When looking at media coverage of climate change, there is also a need for comparative studies in geographically related regions to determine the factors that may explain differences in the coverage. This includes sociopolitical, cultural, and media systems’ differences across countries. For example, a comparative study could examine how the media in countries of the Andean region (Bolivia, Colombia, Ecuador, and Peru), which share similar vulnerabilities to climate change, cover the subject. This type of study may explain why, in Peru, limited local coverage has been reported, while a study of coverage in Bangladesh (one of the most vulnerable countries to climate change) revealed a strong local coverage.

Research Gaps and Challenges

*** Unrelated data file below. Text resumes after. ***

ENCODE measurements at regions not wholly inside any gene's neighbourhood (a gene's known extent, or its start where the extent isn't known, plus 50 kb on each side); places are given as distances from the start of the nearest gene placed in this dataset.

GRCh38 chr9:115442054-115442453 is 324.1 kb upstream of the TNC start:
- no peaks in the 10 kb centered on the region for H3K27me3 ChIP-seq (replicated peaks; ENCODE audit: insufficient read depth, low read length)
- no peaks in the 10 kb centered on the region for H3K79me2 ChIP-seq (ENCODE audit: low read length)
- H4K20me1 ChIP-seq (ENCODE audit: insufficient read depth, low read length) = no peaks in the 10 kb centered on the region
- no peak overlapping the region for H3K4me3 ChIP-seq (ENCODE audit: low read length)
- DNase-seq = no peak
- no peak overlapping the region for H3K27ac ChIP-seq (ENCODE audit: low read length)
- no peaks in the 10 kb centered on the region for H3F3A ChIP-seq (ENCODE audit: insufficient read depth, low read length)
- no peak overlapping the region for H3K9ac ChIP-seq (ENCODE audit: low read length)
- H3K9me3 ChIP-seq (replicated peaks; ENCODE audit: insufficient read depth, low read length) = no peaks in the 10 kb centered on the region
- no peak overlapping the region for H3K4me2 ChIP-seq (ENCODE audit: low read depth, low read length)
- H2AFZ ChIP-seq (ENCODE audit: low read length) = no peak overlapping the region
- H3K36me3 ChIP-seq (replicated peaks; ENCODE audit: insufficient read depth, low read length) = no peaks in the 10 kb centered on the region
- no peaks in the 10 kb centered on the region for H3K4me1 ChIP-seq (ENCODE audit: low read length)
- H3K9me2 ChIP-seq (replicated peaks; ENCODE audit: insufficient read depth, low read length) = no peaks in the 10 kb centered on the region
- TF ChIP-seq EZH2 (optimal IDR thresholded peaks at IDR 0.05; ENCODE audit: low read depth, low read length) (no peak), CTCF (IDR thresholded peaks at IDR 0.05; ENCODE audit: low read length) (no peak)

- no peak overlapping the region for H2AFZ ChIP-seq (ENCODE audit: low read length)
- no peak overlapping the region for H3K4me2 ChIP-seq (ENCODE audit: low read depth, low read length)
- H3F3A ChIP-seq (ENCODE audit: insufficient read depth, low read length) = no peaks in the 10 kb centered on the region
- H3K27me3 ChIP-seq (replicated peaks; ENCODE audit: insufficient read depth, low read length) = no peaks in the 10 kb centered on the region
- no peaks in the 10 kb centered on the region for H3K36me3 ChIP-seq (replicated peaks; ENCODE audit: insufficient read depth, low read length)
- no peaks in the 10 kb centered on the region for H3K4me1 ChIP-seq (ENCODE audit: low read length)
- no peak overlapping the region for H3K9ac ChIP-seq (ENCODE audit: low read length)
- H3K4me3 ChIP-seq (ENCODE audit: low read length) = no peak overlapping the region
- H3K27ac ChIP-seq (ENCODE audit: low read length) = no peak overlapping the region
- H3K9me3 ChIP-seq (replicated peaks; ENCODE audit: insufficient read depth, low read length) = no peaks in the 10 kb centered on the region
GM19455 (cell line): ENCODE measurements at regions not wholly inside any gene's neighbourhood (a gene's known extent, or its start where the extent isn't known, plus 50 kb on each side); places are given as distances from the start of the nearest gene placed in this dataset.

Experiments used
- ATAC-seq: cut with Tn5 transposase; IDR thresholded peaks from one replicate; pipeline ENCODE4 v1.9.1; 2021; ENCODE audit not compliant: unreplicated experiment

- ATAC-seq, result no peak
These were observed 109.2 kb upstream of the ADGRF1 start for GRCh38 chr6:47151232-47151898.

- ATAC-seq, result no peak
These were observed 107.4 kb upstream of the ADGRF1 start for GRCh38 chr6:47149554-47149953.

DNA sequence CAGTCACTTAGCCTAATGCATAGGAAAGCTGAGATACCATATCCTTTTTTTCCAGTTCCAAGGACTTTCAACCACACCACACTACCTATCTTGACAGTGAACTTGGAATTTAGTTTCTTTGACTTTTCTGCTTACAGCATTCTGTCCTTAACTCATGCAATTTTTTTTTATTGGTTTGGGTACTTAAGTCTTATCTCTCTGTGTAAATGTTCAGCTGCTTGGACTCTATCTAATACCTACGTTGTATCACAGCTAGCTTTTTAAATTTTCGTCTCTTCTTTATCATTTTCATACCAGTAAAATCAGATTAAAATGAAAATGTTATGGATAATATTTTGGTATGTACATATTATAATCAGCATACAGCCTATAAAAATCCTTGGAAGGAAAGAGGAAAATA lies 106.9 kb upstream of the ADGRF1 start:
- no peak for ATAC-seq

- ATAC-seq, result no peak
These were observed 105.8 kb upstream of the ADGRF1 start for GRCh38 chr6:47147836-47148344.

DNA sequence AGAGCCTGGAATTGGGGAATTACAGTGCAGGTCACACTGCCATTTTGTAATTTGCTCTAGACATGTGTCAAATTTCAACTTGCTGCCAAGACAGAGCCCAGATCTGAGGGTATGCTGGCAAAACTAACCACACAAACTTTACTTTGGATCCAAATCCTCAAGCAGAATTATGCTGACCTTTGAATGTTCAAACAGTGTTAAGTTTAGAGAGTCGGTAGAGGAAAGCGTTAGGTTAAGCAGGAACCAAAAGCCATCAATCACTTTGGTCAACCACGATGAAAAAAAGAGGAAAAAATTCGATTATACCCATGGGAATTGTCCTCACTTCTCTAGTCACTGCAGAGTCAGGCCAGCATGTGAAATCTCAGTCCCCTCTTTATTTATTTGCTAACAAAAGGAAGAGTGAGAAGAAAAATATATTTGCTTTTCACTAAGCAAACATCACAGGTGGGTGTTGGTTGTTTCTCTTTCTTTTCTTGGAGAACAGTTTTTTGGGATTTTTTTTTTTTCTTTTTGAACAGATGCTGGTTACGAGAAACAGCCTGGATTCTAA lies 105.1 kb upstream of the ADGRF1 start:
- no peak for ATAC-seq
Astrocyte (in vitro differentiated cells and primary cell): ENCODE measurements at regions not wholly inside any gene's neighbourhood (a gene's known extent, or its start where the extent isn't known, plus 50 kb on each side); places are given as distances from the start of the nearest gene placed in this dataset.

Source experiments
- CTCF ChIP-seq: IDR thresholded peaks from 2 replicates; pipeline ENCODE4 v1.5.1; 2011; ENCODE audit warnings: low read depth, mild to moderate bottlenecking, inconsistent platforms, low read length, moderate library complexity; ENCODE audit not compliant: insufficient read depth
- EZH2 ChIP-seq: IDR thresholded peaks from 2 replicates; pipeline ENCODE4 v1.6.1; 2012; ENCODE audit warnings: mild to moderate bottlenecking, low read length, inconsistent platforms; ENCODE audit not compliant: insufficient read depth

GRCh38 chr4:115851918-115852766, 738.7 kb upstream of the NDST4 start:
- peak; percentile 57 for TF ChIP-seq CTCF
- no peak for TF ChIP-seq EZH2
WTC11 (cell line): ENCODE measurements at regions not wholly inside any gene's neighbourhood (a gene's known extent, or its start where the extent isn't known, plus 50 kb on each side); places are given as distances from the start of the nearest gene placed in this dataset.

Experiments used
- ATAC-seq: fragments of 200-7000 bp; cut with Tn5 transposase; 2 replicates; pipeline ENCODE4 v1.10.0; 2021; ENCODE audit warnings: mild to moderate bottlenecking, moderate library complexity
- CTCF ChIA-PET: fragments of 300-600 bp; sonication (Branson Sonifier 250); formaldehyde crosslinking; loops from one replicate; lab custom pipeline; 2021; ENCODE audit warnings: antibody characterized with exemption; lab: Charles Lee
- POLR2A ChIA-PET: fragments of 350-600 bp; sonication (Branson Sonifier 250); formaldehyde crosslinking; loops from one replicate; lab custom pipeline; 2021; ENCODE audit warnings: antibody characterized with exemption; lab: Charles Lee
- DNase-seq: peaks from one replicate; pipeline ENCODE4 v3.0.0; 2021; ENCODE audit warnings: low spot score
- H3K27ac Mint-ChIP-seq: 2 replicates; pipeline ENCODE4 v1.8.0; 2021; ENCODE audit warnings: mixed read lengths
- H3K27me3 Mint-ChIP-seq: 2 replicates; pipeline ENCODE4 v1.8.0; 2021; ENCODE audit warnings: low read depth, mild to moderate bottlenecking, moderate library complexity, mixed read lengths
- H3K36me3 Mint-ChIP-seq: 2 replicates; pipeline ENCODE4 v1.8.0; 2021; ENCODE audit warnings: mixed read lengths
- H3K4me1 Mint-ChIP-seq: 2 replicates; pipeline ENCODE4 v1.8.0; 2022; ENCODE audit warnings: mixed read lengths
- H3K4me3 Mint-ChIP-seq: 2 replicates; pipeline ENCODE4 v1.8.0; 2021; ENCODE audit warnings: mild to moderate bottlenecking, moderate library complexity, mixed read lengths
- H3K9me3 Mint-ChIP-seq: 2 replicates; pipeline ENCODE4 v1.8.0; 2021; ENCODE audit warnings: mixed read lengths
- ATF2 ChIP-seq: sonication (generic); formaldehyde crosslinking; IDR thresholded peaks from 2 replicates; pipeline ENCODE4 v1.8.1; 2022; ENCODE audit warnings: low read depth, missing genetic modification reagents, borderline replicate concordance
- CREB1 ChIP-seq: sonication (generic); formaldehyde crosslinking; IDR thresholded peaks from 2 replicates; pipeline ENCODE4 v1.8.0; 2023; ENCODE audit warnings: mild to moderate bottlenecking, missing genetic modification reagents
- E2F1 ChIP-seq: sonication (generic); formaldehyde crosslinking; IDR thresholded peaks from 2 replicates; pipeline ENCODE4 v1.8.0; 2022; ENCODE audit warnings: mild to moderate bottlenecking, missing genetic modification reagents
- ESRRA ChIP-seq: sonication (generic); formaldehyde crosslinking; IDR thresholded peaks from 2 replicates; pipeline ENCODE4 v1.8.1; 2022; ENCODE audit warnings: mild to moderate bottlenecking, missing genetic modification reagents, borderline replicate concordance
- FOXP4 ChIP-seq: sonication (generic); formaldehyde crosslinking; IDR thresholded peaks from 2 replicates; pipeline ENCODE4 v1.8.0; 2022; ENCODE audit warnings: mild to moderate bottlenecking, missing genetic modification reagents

The few climate change communication research efforts that Peru has made have focused on government elites and traditional media. Beyond the public opinion polls conducted on behalf of MINAM, little more is known about what Peruvians think about climate change or what factors affect such beliefs and perceptions. Despite the development of interesting studies on vulnerability and adaptation to climate change, such as PROCLIM itself, Maremex,6 projects of the Swiss Intercooperation, GIZ, and CARE-Peru which include participatory work with vulnerable populations, these are mostly local and fairly specific. There is limited evidence about the success of the communication efforts that have been developed. Moreover, no efforts have been made (on a large scale, or at the level of a national program—quite the contrary, with very specific efforts) to engage with disenfranchised and vulnerable populations, who are the most at risk to suffering from climate change impacts and who constitute the majority of the population. This research could and should incorporate traditional forms of knowledge about the problem.